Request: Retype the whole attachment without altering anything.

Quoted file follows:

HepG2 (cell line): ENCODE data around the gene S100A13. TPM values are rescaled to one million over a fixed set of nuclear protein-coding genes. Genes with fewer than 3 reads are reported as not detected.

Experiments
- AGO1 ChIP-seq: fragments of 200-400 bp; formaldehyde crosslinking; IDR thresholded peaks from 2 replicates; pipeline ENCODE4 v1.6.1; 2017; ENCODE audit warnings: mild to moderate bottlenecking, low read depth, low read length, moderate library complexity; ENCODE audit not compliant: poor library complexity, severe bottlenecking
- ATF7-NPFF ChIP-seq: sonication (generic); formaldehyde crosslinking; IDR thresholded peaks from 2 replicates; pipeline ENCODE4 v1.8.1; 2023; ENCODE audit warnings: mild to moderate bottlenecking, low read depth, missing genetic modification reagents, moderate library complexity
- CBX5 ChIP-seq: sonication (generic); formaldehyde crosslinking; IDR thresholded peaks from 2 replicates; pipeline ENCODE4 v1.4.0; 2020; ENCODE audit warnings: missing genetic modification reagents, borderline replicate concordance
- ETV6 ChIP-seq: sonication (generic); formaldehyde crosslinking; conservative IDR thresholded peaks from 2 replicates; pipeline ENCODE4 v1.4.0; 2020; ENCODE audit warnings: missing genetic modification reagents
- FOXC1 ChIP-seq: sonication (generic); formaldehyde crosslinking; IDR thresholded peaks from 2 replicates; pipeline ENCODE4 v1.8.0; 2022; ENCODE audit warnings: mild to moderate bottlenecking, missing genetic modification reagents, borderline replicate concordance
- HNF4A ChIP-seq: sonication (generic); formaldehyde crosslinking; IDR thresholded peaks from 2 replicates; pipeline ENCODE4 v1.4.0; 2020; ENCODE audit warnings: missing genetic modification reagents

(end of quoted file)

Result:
HepG2 (cell line): ENCODE data around the gene S100A13. TPM values are rescaled to one million over a fixed set of nuclear protein-coding genes. Genes with fewer than 3 reads are reported as not detected.

Experiments
- AGO1 ChIP-seq: fragments of 200-400 bp; formaldehyde crosslinking; IDR thresholded peaks from 2 replicates; pipeline ENCODE4 v1.6.1; 2017; ENCODE audit warnings: mild to moderate bottlenecking, low read depth, low read length, moderate library complexity; ENCODE audit not compliant: poor library complexity, severe bottlenecking
- ATF7-NPFF ChIP-seq: sonication (generic); formaldehyde crosslinking; IDR thresholded peaks from 2 replicates; pipeline ENCODE4 v1.8.1; 2023; ENCODE audit warnings: mild to moderate bottlenecking, low read depth, missing genetic modification reagents, moderate library complexity
- CBX5 ChIP-seq: sonication (generic); formaldehyde crosslinking; IDR thresholded peaks from 2 replicates; pipeline ENCODE4 v1.4.0; 2020; ENCODE audit warnings: missing genetic modification reagents, borderline replicate concordance
- ETV6 ChIP-seq: sonication (generic); formaldehyde crosslinking; conservative IDR thresholded peaks from 2 replicates; pipeline ENCODE4 v1.4.0; 2020; ENCODE audit warnings: missing genetic modification reagents
- FOXC1 ChIP-seq: sonication (generic); formaldehyde crosslinking; IDR thresholded peaks from 2 replicates; pipeline ENCODE4 v1.8.0; 2022; ENCODE audit warnings: mild to moderate bottlenecking, missing genetic modification reagents, borderline replicate concordance
- HNF4A ChIP-seq: sonication (generic); formaldehyde crosslinking; IDR thresholded peaks from 2 replicates; pipeline ENCODE4 v1.4.0; 2020; ENCODE audit warnings: missing genetic modification reagents